> I do not respond to top-posted replies, please don't ask


    ok, i see what you mean. please consider:

    ImplA0* pimpl=new Impl_A0;
    a) std::vector<S_A> vec=mult<Impl_A0,S_A>(pimpl); //ok
    b) std::vector<S_A> vec=mult(pimpl); //compiler error
    er, Sep 19, 2007
    #5
  6. er wrote:
    > On Sep 18, 7:07 pm, "Victor Bazarov" <> wrote:
    >> er wrote:
    >>> On Sep 18, 6:39 pm, "Victor Bazarov" <>
    >>> wrote:
    >>>> er wrote:
    >>>>> i have

    >>
    >>>>> class Impl; //abstract
    >>>>> class Impl_A:public Impl{...};//abstract
    >>>>> class Impl_B:public Impl{...};//abstract
    >>>>> class Impl_A_0: public Impl_A{/* implements */};

    >>
    >>>>> class S{ public: S(Impl*,...); ...};
    >>>>> class S_A: public S{ public: S_A(Impl_A* impl,...):S(impl){};
    >>>>> class S_B: public S{ public: S_B(Impl_B* impl,...):S(impl){};
    >>>>> //hierarchy ends here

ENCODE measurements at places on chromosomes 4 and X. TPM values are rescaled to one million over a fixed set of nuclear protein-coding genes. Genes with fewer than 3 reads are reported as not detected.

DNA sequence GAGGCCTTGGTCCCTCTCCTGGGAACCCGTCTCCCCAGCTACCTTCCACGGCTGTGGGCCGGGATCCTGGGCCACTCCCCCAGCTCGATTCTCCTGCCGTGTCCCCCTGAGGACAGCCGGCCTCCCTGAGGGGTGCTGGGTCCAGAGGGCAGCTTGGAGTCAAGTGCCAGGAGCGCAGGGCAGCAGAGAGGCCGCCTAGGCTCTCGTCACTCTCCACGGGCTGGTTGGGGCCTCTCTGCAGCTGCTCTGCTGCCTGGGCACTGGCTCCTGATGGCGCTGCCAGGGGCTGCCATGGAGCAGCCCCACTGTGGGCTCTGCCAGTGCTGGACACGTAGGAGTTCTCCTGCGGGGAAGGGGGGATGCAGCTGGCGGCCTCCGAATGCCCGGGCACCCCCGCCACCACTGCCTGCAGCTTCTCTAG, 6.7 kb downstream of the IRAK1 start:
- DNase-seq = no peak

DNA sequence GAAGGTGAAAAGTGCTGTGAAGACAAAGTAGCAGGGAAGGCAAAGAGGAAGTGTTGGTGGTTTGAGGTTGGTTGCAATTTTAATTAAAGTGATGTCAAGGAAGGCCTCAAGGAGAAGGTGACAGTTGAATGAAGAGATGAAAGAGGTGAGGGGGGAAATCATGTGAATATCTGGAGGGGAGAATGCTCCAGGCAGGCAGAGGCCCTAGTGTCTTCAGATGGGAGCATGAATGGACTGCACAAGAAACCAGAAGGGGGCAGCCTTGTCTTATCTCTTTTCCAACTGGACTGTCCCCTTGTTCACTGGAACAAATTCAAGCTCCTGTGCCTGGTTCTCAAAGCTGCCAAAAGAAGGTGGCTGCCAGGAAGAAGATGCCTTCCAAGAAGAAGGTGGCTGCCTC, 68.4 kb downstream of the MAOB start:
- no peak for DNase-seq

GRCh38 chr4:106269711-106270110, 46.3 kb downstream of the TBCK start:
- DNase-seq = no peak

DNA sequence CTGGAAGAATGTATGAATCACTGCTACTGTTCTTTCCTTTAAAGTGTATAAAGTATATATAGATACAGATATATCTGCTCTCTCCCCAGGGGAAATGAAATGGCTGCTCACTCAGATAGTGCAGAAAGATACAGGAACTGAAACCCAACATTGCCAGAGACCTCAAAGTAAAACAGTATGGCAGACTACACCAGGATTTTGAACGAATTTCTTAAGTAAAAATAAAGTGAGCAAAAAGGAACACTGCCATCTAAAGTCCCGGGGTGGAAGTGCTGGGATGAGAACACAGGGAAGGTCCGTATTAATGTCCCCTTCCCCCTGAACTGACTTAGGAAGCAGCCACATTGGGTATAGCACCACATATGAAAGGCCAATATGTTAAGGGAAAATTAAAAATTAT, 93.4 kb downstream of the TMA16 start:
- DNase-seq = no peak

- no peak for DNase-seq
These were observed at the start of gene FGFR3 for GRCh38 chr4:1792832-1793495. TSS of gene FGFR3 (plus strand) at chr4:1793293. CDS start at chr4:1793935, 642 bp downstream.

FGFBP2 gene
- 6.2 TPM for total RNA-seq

>>
    >>>>> template<typename T,typename U>
    >>>>> std::vector<U> mult(T* pimpl){
    >>>>> //calls U(pimpl,...);
    >>>>> };

    >> [..]

    >
    > ok, i see what you mean. please consider:
    >
    > ImplA0* pimpl=new Impl_A0;
    > a) std::vector<S_A> vec=mult<Impl_A0,S_A>(pimpl); //ok
    > b) std::vector<S_A> vec=mult(pimpl); //compiler error


    Change your 'mult' definition to

    template<class U, class T>
    std::vector<U> mult(T* pimpl) { ...

    Then you could do

    std::vector<S_A> vec = mult<S_A>(pimpl);

    The reason it won't work without <S_A> after 'mult' is that
    you cannot expect the compiler to deduce the 'U' type without
    the argument and unclear return value type (see my mention
    of 'catch-22' earlier). The deduction of the template return
    value type can only successfully happen if a function pointer
    is initialised from a template:

    vector<int> (*pf)(char*) = mult;

    (should deduce 'U' as 'int' and 'T' as 'char').

    V
    --
    Please remove capital 'A's when replying by e-mail
    I do not respond to top-posted replies, please don't ask
    Victor Bazarov, Sep 19, 2007
    #6